When a detective following the husband notices the dimming lamp, the woman is flooded with relief to think that her perception of reality is trustworthy after all.
The Family Traitor
Families who want to present an image of perfection often demand that family members keep all family sins a secret. Secrecy shackles people in their search for wholeness. When they ask for greater honesty from their families, even when the affirmation that their sadness or anger over these patterns is legitimate, other family members deny the problem and refuse to discuss the issues. The one who wants to talk about the underlying truth is often branded a traitor.
A graduate student studying to become a psychologist told me of a holiday trip to see her family. She wanted to talk to them about some painful family patterns that she was struggling to deal with. Afterward she was confident that she had not been disrespectful or provocative, yet her family’s vitriolic denial of the problems stunned her. Her family—well respected and admired in their church and community—refused to entertain any such discussion.
In some families the layers of deception run so deep that there are multiple versions of the “truth” and even siblings can’t agree about what is true. I have consulted with two couples who found themselves dealing with children and/or grandchildren who accused the husband of sexual abuse. In both cases the children spoke quite convincingly of recovered memories of the abuse.
The men maintained equally convincingly that it had never happened. Each of the men insisted that their accusers had False Memory Syndrome, a phenomenon in which memories are fabricated in the mind of a suggestible subject.
In one case the evidence of abuse became so overwhelming that even the man’s wife was convinced he was lying. In the other case it never was clear what was the lie and what was the truth.
I have worked with clients whose families essentially cast them out because they called attention to hidden patterns of family sin. When they expose the family’s problems, the identifiers are brought to psychotherapy as the troublemaker of the family. Like the ancient practice of laying sin onto the scapegoat (Leviticus 16:6-10, Leviticus 16:20-22), the family projects its pathology onto the one who refuses to act like everything is fine.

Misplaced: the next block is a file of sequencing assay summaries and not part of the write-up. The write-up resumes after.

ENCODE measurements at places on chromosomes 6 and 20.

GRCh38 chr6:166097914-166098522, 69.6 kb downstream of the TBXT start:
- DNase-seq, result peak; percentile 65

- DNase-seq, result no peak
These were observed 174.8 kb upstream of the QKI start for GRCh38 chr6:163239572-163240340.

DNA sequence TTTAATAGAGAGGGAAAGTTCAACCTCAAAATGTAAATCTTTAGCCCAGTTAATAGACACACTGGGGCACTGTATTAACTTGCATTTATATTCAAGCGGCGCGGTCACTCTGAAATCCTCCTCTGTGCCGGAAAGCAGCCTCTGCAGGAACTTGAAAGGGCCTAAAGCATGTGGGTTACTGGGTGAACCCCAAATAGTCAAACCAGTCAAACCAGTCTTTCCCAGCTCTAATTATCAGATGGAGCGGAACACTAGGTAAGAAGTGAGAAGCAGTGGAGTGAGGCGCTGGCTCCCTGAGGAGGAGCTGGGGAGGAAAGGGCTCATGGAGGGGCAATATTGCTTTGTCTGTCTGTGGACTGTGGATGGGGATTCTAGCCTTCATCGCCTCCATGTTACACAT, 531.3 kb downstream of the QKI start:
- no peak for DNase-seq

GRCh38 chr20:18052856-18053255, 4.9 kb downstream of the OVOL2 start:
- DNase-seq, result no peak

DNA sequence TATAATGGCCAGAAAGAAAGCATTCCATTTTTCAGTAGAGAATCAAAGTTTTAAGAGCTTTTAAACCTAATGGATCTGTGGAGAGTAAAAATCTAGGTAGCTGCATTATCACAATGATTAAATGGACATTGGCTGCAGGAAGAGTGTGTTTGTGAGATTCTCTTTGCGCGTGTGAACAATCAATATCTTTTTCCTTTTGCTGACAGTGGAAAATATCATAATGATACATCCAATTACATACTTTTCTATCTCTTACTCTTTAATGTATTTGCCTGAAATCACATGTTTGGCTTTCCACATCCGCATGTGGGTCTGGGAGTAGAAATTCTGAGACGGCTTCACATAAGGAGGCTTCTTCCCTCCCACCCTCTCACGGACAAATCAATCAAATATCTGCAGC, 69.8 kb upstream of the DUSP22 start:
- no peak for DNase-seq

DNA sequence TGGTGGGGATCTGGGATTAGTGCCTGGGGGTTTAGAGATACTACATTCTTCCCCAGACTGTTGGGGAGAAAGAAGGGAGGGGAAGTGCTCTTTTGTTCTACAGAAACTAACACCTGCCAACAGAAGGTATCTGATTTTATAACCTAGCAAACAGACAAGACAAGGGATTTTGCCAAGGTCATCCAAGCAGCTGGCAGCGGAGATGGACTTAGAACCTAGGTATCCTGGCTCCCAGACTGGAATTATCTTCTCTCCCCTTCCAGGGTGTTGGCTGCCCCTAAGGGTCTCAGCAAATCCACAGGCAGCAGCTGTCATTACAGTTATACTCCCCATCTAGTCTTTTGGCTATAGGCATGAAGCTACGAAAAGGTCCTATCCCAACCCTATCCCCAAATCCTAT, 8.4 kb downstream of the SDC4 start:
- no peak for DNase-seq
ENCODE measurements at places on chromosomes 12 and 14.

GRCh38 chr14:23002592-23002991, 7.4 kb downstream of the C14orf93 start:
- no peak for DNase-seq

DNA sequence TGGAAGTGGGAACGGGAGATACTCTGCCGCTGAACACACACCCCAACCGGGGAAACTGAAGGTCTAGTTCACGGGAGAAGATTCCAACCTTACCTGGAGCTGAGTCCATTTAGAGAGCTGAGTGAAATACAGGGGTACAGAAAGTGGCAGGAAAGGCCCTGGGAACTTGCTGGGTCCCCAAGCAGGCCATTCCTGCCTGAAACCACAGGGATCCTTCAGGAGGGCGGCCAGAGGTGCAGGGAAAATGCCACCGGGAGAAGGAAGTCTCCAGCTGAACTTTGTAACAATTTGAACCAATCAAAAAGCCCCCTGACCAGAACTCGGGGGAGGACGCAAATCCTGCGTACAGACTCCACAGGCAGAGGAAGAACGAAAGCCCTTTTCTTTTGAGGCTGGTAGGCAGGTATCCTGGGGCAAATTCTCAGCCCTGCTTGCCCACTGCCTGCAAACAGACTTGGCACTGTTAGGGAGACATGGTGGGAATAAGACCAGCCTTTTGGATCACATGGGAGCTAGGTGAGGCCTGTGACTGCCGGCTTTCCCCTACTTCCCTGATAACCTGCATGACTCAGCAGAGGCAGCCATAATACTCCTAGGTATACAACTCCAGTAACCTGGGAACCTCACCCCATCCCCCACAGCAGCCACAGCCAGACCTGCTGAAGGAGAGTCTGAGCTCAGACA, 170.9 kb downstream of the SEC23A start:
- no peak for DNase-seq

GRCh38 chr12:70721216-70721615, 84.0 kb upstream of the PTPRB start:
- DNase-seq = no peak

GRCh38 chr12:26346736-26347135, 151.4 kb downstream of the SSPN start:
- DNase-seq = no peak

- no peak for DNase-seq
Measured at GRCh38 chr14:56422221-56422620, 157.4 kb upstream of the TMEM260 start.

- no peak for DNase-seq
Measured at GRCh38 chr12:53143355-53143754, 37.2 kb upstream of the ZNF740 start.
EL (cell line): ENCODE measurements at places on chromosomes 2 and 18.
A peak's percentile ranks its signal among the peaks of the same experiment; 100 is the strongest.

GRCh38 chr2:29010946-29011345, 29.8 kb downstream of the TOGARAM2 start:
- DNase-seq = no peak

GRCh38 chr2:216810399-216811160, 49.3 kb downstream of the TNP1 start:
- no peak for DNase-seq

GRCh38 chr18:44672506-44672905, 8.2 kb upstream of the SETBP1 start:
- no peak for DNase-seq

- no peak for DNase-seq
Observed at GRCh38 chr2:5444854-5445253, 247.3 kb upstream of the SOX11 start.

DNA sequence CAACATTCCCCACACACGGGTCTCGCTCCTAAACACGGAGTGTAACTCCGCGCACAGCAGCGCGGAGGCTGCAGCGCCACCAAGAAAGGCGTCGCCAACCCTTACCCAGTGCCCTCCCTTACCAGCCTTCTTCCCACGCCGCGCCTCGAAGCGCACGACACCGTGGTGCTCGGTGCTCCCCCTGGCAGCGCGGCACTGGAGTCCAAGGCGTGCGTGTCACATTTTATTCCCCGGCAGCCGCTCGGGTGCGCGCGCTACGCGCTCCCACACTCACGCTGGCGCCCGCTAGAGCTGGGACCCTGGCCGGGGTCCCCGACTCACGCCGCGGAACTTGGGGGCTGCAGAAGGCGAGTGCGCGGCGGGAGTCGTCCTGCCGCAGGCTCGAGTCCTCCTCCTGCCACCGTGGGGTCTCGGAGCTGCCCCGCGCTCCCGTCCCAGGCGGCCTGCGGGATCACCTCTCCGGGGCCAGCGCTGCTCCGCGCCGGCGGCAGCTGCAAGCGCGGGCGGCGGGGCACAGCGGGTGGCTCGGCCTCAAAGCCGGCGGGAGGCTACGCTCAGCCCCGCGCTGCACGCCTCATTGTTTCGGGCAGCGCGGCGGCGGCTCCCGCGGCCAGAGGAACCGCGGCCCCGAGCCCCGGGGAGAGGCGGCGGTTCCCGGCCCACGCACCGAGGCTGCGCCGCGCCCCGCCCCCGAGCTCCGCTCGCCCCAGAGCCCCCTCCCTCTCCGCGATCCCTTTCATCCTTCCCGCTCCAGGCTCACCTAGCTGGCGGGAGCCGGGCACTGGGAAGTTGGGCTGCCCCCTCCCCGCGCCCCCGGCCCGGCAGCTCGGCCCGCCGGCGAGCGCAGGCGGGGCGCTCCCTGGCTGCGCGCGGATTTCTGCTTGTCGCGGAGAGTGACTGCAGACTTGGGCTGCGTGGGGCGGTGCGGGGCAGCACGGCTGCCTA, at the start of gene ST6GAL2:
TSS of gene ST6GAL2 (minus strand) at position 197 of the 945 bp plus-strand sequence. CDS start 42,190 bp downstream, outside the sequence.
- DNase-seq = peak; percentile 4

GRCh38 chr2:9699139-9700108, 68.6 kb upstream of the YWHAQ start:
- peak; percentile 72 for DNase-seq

These scapegoated individuals long for an honest acknowledgment that their anger at their family is justified. The longer the family withholds the acknowledgment, the longer the traitor’s banishment continues. If the family can rally and honestly own the legitimacy of the criticism, the family’s unity can be restored.
Whether or not the family acknowledges its patterns of sin, a person searching for paths of righteousness must face and name those generational sins in order to keep from passing them on to the next generation. Sara Groves has a wonderful song about this simple but profound concept. In her song “Generations” she sings:
Remind me of this with every decision
Generations will reap what I sow
I can pass on a curse or a blessing
To those I will never know
Speaking the painful truth is one of the greatest gifts one generation can give to the next. Sin denied breeds corruption from within. Sin confessed can be exorcised.
Published April 27, 2009
Taken from Signature Sins by Michael Mangis. Copyright(c) 2008 by Michael Mangis. Used by permission of InterVarsity Press P.O. Box 1400, Downers Grove, IL 60515. www.ivpress.com.
Michael Mangis is a professor of psychology at Wheaton College, Wheaton, Illinois. A praciticing psychologist, he is the cofounder of the Center for Rural Psychology, Elburn, Illinois.